Date of Award

8-11-2015

Degree Type

Thesis

Degree Name

Master of Arts (MA)

Department

History

First Advisor

Harcourt Fuller

Second Advisor

Kathryn Wilson

Third Advisor

John Way

Abstract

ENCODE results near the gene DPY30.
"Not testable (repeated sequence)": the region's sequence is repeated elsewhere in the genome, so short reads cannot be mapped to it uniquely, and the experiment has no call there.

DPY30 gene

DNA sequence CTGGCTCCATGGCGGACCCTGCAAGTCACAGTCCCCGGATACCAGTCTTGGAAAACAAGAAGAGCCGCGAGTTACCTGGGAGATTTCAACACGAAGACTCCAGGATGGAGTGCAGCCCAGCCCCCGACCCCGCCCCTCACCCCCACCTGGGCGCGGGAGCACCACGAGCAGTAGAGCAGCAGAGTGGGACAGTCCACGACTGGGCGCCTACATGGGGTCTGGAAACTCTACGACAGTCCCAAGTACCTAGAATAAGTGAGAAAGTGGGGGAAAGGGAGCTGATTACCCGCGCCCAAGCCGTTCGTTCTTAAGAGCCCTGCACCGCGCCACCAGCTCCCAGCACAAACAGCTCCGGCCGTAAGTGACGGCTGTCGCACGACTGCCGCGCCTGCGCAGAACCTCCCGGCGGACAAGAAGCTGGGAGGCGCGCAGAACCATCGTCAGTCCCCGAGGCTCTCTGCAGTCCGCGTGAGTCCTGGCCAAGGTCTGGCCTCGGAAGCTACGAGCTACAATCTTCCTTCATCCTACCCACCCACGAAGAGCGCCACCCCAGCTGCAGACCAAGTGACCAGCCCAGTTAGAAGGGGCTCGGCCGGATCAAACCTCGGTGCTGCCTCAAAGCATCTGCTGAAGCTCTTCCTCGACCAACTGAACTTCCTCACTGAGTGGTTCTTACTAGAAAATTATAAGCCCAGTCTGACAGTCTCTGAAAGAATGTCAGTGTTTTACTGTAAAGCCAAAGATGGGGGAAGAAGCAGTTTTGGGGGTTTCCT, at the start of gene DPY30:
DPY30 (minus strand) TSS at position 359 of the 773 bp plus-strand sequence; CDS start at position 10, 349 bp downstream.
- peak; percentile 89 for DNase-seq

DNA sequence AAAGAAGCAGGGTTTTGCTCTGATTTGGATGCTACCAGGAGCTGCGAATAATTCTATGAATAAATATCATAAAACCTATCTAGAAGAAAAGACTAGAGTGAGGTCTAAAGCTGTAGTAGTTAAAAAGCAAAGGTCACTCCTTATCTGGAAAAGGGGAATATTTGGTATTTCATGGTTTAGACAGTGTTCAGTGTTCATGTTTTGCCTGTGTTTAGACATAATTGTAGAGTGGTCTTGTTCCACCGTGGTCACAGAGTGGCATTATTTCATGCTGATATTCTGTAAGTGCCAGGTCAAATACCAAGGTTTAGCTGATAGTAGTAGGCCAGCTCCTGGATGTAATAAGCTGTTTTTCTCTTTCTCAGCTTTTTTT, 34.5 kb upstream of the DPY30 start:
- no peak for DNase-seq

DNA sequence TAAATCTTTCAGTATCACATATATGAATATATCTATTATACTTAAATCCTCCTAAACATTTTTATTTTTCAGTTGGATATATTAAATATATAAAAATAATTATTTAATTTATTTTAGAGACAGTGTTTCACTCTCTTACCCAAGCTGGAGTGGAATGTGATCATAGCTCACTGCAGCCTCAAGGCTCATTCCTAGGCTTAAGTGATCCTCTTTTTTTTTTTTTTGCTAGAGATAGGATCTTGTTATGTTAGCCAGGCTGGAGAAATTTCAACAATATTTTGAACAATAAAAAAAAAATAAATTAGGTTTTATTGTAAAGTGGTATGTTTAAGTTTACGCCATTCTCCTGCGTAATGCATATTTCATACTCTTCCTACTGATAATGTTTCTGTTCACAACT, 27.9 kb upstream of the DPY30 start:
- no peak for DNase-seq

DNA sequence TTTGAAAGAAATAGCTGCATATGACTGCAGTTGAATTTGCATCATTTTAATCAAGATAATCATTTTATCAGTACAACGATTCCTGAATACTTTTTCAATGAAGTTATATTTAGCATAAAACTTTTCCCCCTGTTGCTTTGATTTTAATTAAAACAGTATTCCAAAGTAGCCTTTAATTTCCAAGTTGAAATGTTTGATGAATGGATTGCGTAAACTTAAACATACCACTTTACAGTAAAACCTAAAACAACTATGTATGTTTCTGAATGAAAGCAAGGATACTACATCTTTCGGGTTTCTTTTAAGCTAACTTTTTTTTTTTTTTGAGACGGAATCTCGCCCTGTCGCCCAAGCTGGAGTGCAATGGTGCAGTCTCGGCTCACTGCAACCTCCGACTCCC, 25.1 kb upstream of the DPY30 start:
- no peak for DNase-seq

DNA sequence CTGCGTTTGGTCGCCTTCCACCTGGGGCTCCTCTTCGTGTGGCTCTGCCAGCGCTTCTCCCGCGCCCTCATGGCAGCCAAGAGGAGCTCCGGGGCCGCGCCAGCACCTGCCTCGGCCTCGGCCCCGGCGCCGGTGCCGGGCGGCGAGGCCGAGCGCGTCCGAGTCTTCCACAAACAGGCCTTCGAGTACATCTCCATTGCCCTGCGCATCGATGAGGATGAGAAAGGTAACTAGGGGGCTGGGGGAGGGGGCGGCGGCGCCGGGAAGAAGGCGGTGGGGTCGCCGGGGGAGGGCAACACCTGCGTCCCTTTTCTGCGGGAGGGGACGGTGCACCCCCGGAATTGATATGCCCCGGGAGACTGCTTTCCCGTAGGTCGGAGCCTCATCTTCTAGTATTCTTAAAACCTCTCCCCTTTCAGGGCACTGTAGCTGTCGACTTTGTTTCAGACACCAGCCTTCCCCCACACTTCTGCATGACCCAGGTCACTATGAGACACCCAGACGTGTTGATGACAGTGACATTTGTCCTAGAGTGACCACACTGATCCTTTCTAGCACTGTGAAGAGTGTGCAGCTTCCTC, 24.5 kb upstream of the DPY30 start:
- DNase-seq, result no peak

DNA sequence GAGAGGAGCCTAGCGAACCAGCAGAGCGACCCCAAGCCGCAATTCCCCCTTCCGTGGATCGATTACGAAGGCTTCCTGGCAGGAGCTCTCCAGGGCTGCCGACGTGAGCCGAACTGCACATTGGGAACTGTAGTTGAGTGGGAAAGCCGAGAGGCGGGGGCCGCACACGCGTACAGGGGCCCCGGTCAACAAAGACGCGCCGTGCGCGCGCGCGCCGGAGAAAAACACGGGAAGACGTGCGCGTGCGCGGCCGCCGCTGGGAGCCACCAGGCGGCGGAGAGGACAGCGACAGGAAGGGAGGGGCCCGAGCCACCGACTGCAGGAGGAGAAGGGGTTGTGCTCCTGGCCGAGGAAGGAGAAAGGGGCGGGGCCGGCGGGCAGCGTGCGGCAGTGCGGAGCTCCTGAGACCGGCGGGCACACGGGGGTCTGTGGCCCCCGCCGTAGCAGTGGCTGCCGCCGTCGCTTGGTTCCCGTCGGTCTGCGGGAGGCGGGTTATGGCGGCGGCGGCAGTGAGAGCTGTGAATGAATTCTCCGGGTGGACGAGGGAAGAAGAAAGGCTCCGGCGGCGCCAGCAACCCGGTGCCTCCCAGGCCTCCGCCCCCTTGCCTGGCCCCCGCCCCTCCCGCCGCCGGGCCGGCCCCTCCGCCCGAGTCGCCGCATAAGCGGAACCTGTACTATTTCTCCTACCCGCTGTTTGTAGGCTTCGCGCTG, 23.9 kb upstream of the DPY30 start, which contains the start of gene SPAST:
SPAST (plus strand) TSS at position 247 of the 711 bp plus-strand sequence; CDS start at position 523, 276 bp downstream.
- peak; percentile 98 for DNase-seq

In 1957 Ghana became the first nation in Sub-Saharan Africa to achieve independence from a European colonial power. During this time Kwame Nkrumah’s government concerned itself with the creation of a national identity that would speak to the new African Personality and Nkrumah’s Pan-African goals. In Nkrumah’s national project, regional cultural and economic contributions were at times subsumed. The absence of an identifiable national cuisine is a lens into ethnic conflict generated in part by the crafting of the national identity. I argue that in general the absence of a national cuisine represents the strength of the desire to maintain regional cultural boundaries in Ghana. Additionally, the structural challenges that Ghana faces, and apprehension surrounding its colonial legacy, impede the development of a national cuisine.

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